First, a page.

Combined metabolomics and genomics approach for the diagnosis of inherited metabolic disorders (IMD)

Combined metabolomics and genomics approach for the diagnosis of inherited metabolic disorders (IMD)

Volume 16, Issue 2, July 2021  (download full article in pdf)

Editorial note:

In this topical update, Dr Eric Law reviews and updates on the current development in metabolomics and genomics and their integrated approach in the study of inherited metabolic disorders (IMD). We welcome any feedback or suggestions. Please direct them to Dr. Sammy Chen of Education Committee, the Hong Kong College of Pathologists. Opinions expressed are those of the authors or named individuals, and are not necessarily those of the Hong Kong College of Pathologists.

Dr Chun-yiu LAW

Consultant, Division of Chemical Pathology, Department of Pathology, Queen Mary Hospital


Inherited metabolic disorders (IMD) refer to a group of heterogeneous biochemical disorders involved in different pathways of metabolism in humans. Metabolism refers to biochemical processes that occur in cells. These are the fundamental chemical reactions related to cell viability, growth, division, etc. Metabolism can be broadly classified into two major processes. One is catabolism, the production of energy from various nutrients, such as glucose, fat, and amino acids. The other process is anabolism, the biosynthesis of new cellular components, such as protein synthesis. A very early description of IMD was detailed by Sir Archibald E. Garrod about alkaptonuria back in 1902, who proposed the conditions to be inheritable and was caused by a specific enzymatic defect [1]. Indeed, IMD is more than just an enzymopathy and the knowledge of IMD and the human metabolome is still expanding in the next 100 years after the discovery of alkaptonuria. A computational analysis of the complete human genome has assigned 2,709 human enzymes to 896 bioreactions [2]. A more recent annotation includes 3,044 human molecular pathways covering 9,022 gene products [3]. According to the latest human metabolome database (HMDB version 4.0), there are 115,398 metabolites that linked with 5,702 different proteins [4].

The human metabolomes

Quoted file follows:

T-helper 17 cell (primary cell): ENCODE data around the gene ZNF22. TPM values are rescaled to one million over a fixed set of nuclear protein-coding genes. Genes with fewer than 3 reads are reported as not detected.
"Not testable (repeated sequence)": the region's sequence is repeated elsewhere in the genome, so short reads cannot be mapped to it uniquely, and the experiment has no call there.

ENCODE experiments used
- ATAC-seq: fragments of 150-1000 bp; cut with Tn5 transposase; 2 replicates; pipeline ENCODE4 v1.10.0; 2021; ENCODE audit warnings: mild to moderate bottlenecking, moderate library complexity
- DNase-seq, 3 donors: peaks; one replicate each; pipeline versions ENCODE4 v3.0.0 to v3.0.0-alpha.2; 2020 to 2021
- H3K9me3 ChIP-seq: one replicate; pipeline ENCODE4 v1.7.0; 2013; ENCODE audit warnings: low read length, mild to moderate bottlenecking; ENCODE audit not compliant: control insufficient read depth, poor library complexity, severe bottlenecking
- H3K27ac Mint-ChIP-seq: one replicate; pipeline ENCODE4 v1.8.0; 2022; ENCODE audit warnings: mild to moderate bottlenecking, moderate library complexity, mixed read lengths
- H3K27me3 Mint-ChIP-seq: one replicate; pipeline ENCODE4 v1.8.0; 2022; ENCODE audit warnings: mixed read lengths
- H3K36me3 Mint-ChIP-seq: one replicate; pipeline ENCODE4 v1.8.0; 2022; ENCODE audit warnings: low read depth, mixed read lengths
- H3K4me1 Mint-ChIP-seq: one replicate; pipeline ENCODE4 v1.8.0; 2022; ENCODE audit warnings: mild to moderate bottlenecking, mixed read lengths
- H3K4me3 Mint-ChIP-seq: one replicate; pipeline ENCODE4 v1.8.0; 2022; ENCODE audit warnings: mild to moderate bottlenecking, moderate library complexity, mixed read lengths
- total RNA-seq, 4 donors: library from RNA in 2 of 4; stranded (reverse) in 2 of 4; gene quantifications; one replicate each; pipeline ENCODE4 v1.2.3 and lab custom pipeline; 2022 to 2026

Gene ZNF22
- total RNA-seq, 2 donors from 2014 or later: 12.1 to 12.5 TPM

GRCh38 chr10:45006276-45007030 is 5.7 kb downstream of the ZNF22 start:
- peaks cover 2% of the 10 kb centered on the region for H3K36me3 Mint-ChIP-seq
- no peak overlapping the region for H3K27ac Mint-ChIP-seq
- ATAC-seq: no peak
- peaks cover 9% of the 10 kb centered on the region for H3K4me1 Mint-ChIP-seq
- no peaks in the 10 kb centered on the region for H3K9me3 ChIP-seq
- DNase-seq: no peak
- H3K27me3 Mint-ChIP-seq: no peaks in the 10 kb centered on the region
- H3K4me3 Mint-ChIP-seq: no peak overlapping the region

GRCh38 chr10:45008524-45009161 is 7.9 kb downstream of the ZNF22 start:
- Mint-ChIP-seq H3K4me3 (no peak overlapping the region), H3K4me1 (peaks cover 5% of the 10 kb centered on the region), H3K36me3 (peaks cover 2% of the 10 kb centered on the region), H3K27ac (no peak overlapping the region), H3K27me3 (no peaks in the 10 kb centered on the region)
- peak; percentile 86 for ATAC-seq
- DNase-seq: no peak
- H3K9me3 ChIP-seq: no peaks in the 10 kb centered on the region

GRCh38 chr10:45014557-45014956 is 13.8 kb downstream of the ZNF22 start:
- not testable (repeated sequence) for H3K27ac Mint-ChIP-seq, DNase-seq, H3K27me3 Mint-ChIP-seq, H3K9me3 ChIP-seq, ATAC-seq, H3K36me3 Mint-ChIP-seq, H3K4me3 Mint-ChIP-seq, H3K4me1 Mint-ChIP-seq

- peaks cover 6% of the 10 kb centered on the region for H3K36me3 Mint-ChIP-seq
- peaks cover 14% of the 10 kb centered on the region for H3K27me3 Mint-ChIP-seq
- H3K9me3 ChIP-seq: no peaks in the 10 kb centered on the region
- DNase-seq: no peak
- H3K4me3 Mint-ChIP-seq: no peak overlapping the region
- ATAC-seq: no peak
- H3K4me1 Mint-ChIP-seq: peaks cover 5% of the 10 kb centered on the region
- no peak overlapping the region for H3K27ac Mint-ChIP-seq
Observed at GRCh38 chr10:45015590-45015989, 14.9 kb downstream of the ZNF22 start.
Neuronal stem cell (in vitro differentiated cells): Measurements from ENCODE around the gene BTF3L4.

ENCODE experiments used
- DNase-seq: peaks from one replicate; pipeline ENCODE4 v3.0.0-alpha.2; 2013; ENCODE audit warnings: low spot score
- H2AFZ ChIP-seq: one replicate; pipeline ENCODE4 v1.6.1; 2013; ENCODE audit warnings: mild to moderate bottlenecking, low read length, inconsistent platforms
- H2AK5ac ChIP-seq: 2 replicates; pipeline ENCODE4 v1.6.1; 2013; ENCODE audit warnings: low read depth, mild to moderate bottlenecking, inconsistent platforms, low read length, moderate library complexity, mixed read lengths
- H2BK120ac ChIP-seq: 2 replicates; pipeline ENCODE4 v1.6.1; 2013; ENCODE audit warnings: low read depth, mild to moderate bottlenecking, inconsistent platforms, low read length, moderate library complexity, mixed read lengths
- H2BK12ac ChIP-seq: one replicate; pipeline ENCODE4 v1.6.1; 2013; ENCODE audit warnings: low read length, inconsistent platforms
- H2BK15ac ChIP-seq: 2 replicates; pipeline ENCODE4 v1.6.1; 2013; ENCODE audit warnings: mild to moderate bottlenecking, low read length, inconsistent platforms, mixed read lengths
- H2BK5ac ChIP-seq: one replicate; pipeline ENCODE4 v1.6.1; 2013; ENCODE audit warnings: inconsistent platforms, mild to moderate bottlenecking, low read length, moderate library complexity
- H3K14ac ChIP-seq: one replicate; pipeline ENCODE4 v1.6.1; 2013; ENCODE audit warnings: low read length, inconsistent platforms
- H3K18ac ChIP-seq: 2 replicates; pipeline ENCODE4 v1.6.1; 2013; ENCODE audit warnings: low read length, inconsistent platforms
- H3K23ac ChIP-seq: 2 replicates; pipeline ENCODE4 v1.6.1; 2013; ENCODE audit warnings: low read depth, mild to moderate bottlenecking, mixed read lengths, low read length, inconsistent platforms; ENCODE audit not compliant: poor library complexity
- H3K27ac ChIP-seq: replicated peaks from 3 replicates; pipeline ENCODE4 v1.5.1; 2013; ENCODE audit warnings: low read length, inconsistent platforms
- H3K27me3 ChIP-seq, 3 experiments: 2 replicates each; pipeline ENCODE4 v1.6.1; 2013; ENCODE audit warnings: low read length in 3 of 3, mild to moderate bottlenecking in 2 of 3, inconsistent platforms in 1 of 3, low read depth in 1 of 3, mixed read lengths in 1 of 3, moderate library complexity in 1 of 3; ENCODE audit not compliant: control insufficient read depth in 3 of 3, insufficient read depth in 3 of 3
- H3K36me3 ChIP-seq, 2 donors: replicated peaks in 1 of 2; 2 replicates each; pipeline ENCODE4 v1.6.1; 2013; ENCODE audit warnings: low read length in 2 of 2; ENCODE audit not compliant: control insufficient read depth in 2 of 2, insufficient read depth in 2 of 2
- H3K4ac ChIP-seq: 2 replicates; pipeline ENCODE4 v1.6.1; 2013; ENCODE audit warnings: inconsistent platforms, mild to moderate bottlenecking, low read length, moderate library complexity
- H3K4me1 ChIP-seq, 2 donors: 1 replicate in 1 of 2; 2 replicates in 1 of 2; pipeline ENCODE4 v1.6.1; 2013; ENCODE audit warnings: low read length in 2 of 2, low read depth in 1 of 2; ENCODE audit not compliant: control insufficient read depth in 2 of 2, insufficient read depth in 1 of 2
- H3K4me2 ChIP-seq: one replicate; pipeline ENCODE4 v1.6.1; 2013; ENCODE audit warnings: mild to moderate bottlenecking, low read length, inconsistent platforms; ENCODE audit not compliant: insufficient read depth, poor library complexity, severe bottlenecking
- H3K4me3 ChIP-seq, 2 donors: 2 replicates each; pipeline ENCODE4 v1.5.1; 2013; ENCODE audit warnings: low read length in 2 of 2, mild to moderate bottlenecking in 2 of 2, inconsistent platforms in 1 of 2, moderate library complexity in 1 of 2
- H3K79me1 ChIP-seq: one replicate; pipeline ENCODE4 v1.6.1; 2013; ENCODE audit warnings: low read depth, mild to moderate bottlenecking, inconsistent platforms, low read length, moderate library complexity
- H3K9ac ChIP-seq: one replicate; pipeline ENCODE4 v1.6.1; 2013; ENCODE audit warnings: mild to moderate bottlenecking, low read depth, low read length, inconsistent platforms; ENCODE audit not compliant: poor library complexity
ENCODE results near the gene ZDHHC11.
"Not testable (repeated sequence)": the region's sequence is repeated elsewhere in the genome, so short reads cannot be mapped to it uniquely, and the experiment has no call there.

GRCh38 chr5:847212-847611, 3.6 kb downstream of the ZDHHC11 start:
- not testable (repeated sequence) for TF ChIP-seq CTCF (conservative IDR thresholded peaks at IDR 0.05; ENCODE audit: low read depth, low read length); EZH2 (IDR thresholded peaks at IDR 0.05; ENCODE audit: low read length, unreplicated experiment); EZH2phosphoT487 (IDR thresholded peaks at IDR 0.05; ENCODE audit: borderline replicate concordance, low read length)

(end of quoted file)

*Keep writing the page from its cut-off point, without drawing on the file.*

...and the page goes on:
Knowledge of the human metabolomes and their metabolic interactions is important for the understanding of human diseases. For example, it is now recognized that mitochondria are not only a factory for oxidative phosphorylation and energy metabolism, mitochondria also orchestrated with over 1,000 proteins and linked with multiple biochemical processes [5]. Indeed, a disrupted mitochondrial homeostasis had also been observed in some organic acidurias [6, 7]. The interactions of human metabolomes are far more complex than once perceived and involve different cell types, diets, drugs, disease status, microorganisms, and many others (Figure 1). The collective ‘big picture’ can be better studied through exometabolomics [8-10]. For example, acetic acid and trimethylamine (TMA) have been identified as biomarkers of bacterial urinary tract infection (UTI) and Escherichia coli associated UTI, respectively [11, 12]. TMA is one of the examples of mammalian-microbial co-metabolism which the host metabolizes TMA into trimethylamine N-oxide (TMAO) via flavin monooxygenase 3 (FMO3), and in E-coli associated UTI, the endogenous TMAOs are converted back to TMA possibly through the action from bacterial TMAO reductase. Similar mammalian-microbial co-metabolism has been described in aspects of human health that include cardiovascular disease, immunity, gastrointestinal disorders, and cancer [13-16]. The whole metabolomics network is more complex when toxico-metabolomics from drugs, chemicals, and environmental pollutants are taken into account. To-date, 2,280 drug and drug metabolites have been reported in the DrugBank database, and 3,670 toxins and pollutants have been reported in the Toxin and Toxin Target Database [17, 18], and the databank is still expanding.